Deserted islands aplenty - Anyone want to buy me one?
Across the water, on the edge of the aquamarine expanse lay a ribbon of white sand. On either side, trimmed by rocks and topping it, a blur of lush green tropical growth. The island looked deserted and inviting, except for a lone figure scrutinising us.
After sailing south, we headed back to Nosy Bé. We stocked up on fresh supplies, water and drinks at the market in Hellville. It was not the biggest of markets but was entertaining. Elize did the shopping for us. Lovely pawpaw’s, pineapples, bananas and oranges amongst the fresh fruit and vegetables and the flavour was excellent. The appearance of the meat section was less tasty and not so appealing to a sensitive stomach. There were also interesting piles of dried prawns and plenty of spices. After all our supplies were brought on board, we set sail going north of Nosy Bé.
We sailed past quite a few small islands - some of them just a round rock jutting out of the sea. We moored at an island called Tsarabanjina in the late evening. The next morning a lone figure observed us from the beach. He made his way towards us in a rubber dinghy. We recognised him. It was Duane, Paul's technician who had previously worked with him. Tsarabanjina was where he was working and building the resort. If anyone ever suited island lifestyle, it was him. He looked the part: laid back and relaxed.
Underneath the happy exterior, we found it was not easy building a resort in such a remote location. It was a challenge to get building material and supplies to the island. Sometimes their staple diet was rice and beans and some fish! He’d adapted well though, by learning Malagasy and French and everyone who worked for and with him, loved him. He showed us around the island and the hotel, which still needed a bit of work, but was close to completion.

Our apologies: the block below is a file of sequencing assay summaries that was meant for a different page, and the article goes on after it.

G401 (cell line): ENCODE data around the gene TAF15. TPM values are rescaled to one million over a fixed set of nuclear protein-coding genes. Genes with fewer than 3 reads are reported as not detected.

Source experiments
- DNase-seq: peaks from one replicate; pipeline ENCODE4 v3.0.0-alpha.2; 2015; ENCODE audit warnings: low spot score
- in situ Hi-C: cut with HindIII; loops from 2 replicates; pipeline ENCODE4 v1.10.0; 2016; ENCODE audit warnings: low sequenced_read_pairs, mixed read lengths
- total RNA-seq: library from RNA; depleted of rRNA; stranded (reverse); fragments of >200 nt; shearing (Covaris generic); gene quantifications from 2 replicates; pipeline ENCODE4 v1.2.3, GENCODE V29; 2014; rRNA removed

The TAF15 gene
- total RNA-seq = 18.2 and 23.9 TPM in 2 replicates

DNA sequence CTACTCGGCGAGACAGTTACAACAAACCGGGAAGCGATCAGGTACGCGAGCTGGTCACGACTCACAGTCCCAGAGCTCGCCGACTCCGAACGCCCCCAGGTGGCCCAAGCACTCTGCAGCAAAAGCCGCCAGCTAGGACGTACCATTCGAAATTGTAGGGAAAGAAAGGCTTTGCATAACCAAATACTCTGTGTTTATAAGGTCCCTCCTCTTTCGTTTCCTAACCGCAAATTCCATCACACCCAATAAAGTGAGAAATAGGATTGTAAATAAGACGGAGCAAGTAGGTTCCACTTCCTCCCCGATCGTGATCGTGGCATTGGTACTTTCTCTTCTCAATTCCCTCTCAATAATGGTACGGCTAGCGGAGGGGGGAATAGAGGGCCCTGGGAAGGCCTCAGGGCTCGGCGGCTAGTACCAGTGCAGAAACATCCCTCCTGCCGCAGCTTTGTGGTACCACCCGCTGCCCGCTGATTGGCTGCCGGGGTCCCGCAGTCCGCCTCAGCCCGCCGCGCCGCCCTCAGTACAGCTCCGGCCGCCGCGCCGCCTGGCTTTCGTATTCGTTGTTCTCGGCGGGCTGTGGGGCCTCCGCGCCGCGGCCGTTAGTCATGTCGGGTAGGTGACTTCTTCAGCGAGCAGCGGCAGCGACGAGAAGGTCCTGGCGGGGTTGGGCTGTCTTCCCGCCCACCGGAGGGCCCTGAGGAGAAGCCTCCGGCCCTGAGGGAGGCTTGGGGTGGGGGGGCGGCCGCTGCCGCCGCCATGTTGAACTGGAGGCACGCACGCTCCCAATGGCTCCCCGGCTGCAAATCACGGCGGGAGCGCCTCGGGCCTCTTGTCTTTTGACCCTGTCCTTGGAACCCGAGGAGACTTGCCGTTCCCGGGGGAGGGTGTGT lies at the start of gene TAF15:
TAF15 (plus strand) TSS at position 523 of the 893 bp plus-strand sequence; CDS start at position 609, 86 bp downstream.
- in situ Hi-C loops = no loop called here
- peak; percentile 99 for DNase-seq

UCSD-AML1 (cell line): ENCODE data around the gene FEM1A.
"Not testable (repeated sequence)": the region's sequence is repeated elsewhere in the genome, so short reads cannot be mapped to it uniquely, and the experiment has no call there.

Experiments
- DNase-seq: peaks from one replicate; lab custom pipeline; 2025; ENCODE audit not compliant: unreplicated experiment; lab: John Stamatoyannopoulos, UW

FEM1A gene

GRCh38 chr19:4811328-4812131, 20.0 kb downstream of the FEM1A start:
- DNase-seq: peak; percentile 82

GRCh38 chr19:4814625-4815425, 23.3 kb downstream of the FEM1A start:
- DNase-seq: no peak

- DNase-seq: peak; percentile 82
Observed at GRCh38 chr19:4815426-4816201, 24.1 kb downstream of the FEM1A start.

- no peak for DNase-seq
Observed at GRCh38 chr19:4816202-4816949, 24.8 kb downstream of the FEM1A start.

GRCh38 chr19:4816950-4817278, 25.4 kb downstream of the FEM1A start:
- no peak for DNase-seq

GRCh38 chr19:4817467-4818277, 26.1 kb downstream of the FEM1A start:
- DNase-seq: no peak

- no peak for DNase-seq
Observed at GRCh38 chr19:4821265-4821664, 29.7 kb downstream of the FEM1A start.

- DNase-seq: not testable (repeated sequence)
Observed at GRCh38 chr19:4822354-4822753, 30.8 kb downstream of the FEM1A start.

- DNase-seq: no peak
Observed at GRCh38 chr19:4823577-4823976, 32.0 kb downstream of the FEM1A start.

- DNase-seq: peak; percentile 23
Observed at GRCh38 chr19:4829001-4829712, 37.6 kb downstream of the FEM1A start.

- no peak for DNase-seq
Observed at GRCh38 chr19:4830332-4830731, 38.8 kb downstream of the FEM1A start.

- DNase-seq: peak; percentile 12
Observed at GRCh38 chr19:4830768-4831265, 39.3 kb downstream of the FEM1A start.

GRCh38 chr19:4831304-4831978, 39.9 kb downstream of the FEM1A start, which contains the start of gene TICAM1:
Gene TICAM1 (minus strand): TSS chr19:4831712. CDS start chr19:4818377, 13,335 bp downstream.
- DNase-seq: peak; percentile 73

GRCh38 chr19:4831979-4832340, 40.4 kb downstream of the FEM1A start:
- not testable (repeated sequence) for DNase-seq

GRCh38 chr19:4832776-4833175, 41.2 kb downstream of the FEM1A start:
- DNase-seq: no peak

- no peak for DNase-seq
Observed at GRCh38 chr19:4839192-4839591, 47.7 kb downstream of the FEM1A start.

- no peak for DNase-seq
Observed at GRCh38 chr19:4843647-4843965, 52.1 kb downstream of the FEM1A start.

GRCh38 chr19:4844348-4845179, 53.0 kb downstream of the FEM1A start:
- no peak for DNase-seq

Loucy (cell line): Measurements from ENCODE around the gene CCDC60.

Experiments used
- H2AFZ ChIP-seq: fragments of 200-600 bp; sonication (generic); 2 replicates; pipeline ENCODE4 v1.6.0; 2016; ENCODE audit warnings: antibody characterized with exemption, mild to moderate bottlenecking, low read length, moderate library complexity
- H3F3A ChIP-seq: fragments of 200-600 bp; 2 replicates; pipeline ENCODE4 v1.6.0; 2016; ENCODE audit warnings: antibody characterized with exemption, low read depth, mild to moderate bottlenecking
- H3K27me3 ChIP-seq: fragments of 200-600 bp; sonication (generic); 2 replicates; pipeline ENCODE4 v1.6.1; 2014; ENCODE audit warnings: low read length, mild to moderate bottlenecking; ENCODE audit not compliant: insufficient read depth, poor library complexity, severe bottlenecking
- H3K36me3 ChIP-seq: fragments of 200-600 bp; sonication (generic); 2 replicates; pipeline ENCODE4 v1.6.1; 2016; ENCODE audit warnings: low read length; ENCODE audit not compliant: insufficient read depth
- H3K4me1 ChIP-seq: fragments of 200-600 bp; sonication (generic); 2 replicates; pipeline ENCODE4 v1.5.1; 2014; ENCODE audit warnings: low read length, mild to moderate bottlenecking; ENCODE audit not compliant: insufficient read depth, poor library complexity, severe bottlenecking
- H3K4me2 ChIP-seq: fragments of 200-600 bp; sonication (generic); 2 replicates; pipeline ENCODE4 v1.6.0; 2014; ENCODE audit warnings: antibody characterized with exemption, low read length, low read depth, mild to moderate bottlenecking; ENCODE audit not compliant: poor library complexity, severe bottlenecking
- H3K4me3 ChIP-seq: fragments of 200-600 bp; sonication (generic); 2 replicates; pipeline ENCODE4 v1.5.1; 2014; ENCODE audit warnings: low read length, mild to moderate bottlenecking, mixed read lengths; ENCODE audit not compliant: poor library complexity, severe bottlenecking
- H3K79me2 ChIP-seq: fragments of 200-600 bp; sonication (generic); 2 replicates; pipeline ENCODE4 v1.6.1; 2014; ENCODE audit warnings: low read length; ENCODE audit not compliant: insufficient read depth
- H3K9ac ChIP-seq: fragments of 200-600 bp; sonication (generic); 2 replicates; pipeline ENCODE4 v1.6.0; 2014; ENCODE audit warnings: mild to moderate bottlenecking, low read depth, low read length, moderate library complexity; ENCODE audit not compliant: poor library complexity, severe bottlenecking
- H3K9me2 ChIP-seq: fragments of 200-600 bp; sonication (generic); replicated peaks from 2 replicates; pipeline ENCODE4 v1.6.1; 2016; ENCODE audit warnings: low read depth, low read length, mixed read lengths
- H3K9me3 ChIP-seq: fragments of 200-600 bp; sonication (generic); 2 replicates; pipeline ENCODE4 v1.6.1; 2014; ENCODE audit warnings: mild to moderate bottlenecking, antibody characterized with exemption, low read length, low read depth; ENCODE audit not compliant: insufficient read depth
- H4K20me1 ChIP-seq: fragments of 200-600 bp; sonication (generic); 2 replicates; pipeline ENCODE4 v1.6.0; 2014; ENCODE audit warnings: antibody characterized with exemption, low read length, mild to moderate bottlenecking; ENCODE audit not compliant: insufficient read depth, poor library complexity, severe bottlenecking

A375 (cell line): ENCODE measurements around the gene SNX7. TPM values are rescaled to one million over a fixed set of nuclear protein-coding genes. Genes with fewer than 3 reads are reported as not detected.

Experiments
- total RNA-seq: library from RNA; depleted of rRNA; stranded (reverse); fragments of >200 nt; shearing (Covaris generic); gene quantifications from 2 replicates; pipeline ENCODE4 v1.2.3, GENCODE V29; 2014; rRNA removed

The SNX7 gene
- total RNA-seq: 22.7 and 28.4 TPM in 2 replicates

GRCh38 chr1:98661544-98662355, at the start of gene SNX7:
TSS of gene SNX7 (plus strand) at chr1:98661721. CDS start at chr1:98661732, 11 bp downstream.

Discovering a new species of fish…or not
We spent ages swimming and snorkelling around the island, and continued with our scuba certification. A good few meters below the surface, battling masks, BC’s and regulators, we identified a new species of fish: Duane. He’d appeared, free-diving in only his swimsuit. He had a good laugh at all of us with our cumbersome gadgets.
Later we sailed off to one of the smaller islands, a set of three islands, The Three Sisters, to do our first wall dive. Each time we entered the water, we were seduced by its underwater beauty. Attached to the rocks, were various sea life and corals. Darting around and through the nooks and crannies, there were so many different fish that we’d never seen.
That evening we were invited for an impromptu dinner at the hotel with a couple of other yachties. This was a casual affair, with all of us unpacking and christening the brand-new crockery and cutlery for the hotel. A great social meal, meeting some very interesting people.
Deserted islands aplenty